A fight over charges against former Pike River boss Peter Whittall being dropped has reached the Supreme Court.

Tomorrow, lawyers for the families of two of the 29 men killed in the Pike River disaster in 2010 will argue that Worksafe charges against Whittall should never have been dismissed by the court after families were paid $3.41 million.

He originally faced 12 charges from the Health and Safety watchdog, but the charges were dropped and a deal was cut for Whittall to pay $3.41 million to the victims' families and two survivors.

"We thought that was an unjust decision and we thought that that was blood money and you can't buy your way out of justice in New Zealand, or so we thought," said Pike River family spokeswoman Anna Osborne today.


Two families applied to the High Court for a judicial review and lost the case.

They appealed that, and the Court of Appeal also dismissed the case, saying the decision to drop the charges was lawfully made.

"We're going to the Supreme Court where our lawyers will be representing us ... hopefully we will get a favourable outcome," Osborne said.

She said they were looking for a "moral victory". They wanted it to be shown that the decision to drop charges was unjust.

"Twenty-nine men don't get killed in the workplace and no one is held to account over it ... it's very much the principle of it all."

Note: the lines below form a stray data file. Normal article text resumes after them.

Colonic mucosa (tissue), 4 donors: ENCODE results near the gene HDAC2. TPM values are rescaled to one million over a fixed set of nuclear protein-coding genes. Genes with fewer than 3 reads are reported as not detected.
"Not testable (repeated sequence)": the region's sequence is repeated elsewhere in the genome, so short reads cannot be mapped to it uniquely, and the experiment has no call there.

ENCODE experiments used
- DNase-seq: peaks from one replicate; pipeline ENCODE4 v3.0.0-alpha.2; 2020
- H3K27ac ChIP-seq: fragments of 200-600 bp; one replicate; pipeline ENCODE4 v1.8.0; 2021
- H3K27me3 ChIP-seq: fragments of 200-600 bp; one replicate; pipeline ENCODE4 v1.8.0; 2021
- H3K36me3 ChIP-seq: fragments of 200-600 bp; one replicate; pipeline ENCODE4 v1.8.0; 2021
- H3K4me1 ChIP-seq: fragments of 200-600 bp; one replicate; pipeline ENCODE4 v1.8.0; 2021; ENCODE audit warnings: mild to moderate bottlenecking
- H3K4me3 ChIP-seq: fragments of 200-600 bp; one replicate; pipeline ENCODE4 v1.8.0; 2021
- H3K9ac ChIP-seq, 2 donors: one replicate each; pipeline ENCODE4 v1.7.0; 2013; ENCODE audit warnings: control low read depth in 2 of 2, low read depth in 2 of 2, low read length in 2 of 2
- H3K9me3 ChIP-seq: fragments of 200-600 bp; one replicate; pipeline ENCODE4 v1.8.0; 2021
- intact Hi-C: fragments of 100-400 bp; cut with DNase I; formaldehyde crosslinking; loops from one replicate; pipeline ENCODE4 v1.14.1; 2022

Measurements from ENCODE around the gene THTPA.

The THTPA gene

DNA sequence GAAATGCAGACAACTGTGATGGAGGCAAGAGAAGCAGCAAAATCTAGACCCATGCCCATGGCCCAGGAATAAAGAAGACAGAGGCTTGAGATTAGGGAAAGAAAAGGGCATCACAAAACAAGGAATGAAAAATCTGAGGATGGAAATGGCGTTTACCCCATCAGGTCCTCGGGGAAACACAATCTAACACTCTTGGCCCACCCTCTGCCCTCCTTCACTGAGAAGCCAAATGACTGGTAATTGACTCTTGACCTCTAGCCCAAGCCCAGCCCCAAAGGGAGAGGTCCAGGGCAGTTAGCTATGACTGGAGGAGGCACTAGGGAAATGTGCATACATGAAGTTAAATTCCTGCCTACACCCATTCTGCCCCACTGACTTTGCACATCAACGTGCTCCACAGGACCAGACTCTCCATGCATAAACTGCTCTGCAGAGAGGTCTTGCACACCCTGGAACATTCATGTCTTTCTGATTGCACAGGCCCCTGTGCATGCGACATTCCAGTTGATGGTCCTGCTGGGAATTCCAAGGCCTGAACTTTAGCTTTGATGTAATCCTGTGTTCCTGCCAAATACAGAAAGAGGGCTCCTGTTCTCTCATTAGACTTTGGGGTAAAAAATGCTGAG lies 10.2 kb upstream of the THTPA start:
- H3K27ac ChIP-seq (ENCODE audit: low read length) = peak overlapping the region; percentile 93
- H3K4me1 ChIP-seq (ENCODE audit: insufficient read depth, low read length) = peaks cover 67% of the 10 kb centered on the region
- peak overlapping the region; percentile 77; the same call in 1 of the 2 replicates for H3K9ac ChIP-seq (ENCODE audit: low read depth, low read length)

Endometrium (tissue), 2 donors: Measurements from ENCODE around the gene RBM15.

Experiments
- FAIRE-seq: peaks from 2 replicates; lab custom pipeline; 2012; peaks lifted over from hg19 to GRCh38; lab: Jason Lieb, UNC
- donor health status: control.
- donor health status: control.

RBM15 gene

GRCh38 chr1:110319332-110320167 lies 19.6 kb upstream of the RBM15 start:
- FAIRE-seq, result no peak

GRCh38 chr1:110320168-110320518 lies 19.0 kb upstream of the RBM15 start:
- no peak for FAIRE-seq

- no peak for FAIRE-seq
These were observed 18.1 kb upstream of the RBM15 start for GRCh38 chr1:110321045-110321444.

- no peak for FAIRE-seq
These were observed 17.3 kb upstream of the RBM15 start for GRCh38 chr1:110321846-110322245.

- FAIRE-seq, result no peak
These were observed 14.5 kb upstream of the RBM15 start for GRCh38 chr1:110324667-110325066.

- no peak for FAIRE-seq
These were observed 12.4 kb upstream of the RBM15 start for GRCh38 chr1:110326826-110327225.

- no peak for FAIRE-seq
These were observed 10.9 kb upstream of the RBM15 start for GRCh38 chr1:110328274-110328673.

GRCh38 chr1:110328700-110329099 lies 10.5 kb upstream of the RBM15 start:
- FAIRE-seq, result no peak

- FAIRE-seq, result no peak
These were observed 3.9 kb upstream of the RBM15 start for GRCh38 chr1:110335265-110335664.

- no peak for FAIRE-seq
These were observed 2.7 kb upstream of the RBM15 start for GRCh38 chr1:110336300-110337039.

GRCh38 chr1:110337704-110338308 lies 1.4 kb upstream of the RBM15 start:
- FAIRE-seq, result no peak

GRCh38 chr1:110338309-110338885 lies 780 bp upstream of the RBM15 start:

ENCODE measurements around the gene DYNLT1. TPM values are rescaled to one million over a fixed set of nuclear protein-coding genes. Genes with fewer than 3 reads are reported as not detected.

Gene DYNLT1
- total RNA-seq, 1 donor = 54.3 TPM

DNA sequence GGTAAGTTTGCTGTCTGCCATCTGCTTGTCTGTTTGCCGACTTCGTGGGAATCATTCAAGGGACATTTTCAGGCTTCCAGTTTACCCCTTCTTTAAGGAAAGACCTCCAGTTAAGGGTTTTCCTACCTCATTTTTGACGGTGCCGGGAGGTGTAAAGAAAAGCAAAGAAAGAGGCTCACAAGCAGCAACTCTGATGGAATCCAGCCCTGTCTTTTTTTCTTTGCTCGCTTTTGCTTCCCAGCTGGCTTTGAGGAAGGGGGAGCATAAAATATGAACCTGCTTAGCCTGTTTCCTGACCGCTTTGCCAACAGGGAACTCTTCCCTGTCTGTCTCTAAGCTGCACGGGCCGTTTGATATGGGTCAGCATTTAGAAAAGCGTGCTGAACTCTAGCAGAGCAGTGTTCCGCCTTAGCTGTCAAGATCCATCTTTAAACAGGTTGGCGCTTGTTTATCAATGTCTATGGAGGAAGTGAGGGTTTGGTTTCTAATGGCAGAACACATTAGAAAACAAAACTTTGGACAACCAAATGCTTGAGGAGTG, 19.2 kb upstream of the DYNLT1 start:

Osborne said they were feeling "very positive" ahead of the hearing.

"It's been a long time, actually, a long road we've had to travel to get here, and tomorrow we're hoping it's going to be a perfect outcome for us."

In its decision earlier this year, the Court of Appeal said Worksafe was entitled to consider a reparation payment as one factor in deciding whether or not to pursue prosecution further.

Even if the decision had been shown to be unlawful, it would not have been set aside as payment had already been made to the families.

The charges were dismissed by Judge Jane Farish in the Christchurch District Court in 2013 when the Crown said after an extensive review it was "not appropriate to continue with the prosecution against Mr Whittall''.

Instead, Whittall and Pike River Coal offered a voluntary payment on behalf of the directors and officers of the company to the families of the men and two survivors.

Judge Farish made it clear the surprise turn of events was not a case of a chief executive "buying his way out of a prosecution''.

She told the court the likelihood of a prosecution was "extremely low'' and the case may never have reached trial.